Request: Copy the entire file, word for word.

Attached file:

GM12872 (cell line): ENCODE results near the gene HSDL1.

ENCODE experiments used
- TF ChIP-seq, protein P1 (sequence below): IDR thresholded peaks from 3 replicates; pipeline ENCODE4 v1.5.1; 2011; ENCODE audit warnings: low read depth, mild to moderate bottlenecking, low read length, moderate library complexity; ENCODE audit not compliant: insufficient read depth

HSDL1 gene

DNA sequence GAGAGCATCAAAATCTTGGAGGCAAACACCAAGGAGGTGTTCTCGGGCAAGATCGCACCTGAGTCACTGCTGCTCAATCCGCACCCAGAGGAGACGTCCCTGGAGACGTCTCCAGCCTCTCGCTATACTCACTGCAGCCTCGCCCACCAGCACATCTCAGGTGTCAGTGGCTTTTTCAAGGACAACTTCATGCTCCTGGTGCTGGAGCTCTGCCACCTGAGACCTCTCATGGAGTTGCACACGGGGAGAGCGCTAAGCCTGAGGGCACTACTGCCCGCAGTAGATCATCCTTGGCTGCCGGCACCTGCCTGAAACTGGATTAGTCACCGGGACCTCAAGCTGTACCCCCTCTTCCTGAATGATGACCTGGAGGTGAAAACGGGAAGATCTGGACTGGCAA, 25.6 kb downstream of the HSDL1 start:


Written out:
GM12872 (cell line): ENCODE results near the gene HSDL1.

ENCODE experiments used
- TF ChIP-seq, protein P1 (sequence below): IDR thresholded peaks from 3 replicates; pipeline ENCODE4 v1.5.1; 2011; ENCODE audit warnings: low read depth, mild to moderate bottlenecking, low read length, moderate library complexity; ENCODE audit not compliant: insufficient read depth

HSDL1 gene

DNA sequence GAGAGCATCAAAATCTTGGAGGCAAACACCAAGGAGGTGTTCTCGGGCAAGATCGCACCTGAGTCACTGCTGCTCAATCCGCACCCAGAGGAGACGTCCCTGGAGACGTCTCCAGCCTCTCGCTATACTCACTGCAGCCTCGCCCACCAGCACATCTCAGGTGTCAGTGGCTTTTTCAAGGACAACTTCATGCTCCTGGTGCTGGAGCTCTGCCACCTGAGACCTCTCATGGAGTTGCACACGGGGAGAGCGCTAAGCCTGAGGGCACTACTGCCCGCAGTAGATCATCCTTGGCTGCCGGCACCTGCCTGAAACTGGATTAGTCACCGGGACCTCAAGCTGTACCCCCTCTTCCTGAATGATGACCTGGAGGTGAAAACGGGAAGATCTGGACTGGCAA, 25.6 kb downstream of the HSDL1 start: